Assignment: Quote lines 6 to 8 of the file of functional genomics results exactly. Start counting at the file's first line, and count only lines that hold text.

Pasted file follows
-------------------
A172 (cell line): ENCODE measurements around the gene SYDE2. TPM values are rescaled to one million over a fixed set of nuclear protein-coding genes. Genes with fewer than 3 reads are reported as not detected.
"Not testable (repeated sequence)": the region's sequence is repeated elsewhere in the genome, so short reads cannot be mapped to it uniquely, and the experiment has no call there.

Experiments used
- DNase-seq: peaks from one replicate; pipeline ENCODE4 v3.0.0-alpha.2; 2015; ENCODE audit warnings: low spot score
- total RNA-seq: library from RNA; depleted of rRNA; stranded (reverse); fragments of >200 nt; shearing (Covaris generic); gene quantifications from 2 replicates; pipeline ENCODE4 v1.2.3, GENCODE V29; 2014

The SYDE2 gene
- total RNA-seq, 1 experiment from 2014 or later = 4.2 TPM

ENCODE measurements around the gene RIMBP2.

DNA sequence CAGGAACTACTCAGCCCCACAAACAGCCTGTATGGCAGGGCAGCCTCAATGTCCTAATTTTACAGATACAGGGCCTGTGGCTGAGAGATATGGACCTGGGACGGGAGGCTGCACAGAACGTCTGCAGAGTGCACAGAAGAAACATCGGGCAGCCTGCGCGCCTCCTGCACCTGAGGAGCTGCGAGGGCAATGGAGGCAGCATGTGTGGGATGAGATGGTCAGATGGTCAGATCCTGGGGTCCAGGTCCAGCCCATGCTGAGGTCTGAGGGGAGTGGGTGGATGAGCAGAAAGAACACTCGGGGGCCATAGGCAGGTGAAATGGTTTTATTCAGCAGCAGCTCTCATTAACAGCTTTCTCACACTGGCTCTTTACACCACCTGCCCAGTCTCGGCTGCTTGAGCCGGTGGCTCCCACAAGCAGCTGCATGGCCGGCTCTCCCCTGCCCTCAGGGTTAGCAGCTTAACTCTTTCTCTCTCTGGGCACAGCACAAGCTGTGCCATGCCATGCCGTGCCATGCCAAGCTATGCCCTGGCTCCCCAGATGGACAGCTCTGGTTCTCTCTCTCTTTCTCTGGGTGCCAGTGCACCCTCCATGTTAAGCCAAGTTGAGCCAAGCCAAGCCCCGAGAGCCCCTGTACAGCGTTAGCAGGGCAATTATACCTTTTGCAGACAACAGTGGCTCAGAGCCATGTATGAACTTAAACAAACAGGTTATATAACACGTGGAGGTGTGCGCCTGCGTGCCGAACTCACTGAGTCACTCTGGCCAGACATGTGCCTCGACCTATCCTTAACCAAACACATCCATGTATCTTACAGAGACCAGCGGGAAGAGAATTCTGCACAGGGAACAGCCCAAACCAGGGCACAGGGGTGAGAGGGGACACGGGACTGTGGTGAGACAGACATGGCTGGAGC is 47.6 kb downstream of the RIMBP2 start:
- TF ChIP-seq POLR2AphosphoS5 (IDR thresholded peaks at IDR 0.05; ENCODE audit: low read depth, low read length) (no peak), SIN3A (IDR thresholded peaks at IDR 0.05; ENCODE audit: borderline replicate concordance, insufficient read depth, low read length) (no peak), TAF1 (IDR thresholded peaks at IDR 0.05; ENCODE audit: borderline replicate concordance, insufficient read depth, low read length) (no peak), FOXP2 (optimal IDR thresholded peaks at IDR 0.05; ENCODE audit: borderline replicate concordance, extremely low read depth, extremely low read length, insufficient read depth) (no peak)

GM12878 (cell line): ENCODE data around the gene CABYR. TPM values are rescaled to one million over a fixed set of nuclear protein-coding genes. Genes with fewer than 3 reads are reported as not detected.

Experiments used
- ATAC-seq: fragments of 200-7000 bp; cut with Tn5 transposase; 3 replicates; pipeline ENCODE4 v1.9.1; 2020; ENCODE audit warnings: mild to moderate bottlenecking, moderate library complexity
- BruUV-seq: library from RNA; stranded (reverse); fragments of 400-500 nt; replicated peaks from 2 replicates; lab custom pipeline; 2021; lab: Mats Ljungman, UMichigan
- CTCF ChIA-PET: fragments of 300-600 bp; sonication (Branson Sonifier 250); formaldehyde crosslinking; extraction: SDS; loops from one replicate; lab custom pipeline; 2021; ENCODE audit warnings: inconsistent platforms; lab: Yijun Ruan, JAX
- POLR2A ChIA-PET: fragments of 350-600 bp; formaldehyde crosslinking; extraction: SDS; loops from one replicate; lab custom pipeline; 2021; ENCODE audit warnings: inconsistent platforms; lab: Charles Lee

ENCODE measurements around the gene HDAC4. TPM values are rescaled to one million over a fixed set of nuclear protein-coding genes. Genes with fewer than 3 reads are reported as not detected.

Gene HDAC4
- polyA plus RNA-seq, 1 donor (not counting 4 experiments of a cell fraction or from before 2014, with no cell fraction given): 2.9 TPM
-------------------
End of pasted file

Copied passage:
The SYDE2 gene
- total RNA-seq, 1 experiment from 2014 or later = 4.2 TPM

ENCODE measurements around the gene RIMBP2.